2010-07-06 National Society of Accountants Supports Amendment to Eliminate Section 413 from American Jobs and Closing Tax Loophole Act of 2010

Date: 2010-07-06

ALEXANDRIA, VA, June 16, 2010 — The National Society of Accountants (NSA) has sent a letter to U.S. Senators supporting an amendment to the American Jobs and Closing Tax Loophole Act of 2010 proposed by Senators Mike Enzi (R-Wyo.) and Olympia Snowe (R-Maine).

Their amendment to the bill, which was passed by the U.S. House of Representatives, would eliminate Section 413 which, as written, would result in a significant increase in taxes and complexity for S corporations and their shareholders.


The NSA letter states:

“Section 413 would raise taxes by $11.2 billion on privately-held small businesses located in every state of this country. While it has been described as a “loophole closer” and a “payroll tax,” it is neither. It is a new tax on small employers that will overturn more than fifty years of established tax policy.  We believe Section 413 is overly broad and will result in more increased tax collections than increased tax compliance.

“This new tax would hurt job creation. It would be imposed regardless of whether the affected firms make distributions to shareholders and partners, or retain that income to reinvest in jobs and capital equipment. Shareholders and partners of “flow-through” businesses are taxed on their firm's income even when that income is not actually distributed. As a result, this provision will reduce the capital these employers have to create jobs and invest in their businesses.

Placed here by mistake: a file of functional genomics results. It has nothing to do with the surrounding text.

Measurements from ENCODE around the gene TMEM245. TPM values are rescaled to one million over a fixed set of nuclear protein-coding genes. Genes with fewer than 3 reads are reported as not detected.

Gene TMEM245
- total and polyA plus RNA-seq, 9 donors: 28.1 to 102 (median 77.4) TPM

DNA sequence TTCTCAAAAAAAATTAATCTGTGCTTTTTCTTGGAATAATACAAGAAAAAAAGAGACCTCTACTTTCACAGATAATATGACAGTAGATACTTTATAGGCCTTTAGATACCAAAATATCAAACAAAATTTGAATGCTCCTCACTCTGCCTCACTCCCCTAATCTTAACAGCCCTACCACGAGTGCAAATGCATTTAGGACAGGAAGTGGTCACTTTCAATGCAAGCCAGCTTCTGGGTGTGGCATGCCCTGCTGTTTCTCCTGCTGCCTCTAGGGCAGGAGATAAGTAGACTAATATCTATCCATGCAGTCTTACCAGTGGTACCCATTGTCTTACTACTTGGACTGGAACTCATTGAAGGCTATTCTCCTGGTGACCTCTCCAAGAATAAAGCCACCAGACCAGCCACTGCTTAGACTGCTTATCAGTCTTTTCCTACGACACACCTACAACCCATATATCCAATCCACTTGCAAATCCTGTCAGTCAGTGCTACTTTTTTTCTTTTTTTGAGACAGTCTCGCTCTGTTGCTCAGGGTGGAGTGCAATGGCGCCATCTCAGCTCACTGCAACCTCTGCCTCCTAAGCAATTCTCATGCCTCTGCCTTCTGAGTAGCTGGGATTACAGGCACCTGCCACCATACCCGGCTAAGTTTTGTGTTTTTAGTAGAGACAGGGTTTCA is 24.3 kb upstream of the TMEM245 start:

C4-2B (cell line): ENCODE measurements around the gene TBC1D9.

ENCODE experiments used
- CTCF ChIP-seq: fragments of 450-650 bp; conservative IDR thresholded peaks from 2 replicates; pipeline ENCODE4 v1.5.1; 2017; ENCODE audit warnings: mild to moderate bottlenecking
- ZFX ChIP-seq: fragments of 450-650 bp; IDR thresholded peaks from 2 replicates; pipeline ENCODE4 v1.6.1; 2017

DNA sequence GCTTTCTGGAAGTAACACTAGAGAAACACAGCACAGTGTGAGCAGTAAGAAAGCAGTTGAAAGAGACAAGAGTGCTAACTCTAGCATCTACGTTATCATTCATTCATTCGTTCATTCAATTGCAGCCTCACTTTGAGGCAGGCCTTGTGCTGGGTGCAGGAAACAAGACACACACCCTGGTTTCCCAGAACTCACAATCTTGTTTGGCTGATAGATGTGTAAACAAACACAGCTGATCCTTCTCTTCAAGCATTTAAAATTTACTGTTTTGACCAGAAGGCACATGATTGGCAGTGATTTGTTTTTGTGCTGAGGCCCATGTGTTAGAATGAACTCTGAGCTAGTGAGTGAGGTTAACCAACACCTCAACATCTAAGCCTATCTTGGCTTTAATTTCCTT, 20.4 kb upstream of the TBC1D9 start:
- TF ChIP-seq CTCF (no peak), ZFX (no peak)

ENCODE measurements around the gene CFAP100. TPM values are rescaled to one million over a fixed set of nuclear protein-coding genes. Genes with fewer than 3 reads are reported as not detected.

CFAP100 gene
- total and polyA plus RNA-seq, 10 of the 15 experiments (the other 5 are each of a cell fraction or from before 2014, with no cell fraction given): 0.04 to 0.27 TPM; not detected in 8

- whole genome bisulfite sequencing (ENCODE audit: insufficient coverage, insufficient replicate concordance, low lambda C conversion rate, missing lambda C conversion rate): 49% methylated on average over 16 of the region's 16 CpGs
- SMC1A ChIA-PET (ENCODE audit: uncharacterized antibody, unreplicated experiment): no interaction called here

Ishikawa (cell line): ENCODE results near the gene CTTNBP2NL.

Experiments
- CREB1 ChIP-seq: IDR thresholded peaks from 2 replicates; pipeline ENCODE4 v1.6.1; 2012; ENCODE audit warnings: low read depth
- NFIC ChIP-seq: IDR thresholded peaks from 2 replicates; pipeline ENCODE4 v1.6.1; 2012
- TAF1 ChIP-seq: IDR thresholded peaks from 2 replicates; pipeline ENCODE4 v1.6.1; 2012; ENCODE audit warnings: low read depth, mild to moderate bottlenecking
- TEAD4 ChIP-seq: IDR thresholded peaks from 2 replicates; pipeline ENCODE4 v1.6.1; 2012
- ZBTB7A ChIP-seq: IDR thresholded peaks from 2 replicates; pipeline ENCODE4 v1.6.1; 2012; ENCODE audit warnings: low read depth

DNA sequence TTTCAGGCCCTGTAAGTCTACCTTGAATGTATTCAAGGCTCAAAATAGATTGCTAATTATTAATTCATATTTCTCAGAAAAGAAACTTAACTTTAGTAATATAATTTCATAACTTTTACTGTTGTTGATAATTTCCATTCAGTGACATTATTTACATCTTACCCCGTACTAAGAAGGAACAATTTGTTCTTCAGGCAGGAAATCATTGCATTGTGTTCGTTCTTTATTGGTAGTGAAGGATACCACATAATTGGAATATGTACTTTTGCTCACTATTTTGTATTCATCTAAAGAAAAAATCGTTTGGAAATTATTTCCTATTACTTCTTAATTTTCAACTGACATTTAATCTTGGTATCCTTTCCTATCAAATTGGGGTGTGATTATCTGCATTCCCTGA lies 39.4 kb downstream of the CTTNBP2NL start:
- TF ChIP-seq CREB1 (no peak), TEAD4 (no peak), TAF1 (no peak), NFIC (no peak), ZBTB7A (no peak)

“Just as importantly, the new tax appears to be unenforceable. Section 413 would require firms – regardless of how many employees they have - to test each year to determine whether the “skill and reputation” of one, two, or three key employees is the firm's “principal asset.” The enforcement challenges accompanying this new test and the valuation of intangible assets are too numerous to list. The Internal Revenue Service (IRS) currently uses a “reasonable compensation” test to ensure S corporation shareholders pay the correct amount of tax. Replacing this established test with a “principal asset” test is a step backward for tax enforcement and should be rejected by the Senate.

“Finally, this new tax is an excellent example of what happens when the legislative process is short circuited. It was never the subject of hearings or public review, it was made public just a few short weeks ago, and it has been attached to legislation that already passed both the House and the Senate. It is an accident of the legislative calendar that we are in a position to offer our views at all.

“For these reasons, we respectfully request that you support Senators Snowe and Enzi and remove Section 413 from the bill.”

In offering the amendment, Senator Enzi demanded to know why the provision was necessary, saying the IRS already has audit procedures in place to prevent tax evasion which, coupled with the recent codification of economic substance, should make the S corporation language needless. He added that the S corporation language would be a detriment to small businesses and would harm their ability to reinvest and create jobs.

For more information about the NSA position on this issue, visit www.nsacct.org.

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NSA and its affiliates represent 30,000 members who provide accounting, auditing, tax preparation, financial and estate planning, and management services to approximately 19 million individuals and business clients. Most members are sole practitioners or partners in small- to medium-size accounting firms. NSA protects the public by requiring its members to adhere to a strict code of ethics and maintain an annual continuing education regimen. Learn more at www.nsacct.org.

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